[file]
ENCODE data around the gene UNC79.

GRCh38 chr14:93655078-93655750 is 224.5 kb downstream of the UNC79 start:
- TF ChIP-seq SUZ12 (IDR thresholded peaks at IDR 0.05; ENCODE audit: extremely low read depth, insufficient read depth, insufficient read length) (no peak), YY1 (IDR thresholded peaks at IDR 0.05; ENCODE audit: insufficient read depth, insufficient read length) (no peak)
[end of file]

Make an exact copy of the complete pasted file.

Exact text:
ENCODE data around the gene UNC79.

GRCh38 chr14:93655078-93655750 is 224.5 kb downstream of the UNC79 start:
- TF ChIP-seq SUZ12 (IDR thresholded peaks at IDR 0.05; ENCODE audit: extremely low read depth, insufficient read depth, insufficient read length) (no peak), YY1 (IDR thresholded peaks at IDR 0.05; ENCODE audit: insufficient read depth, insufficient read length) (no peak)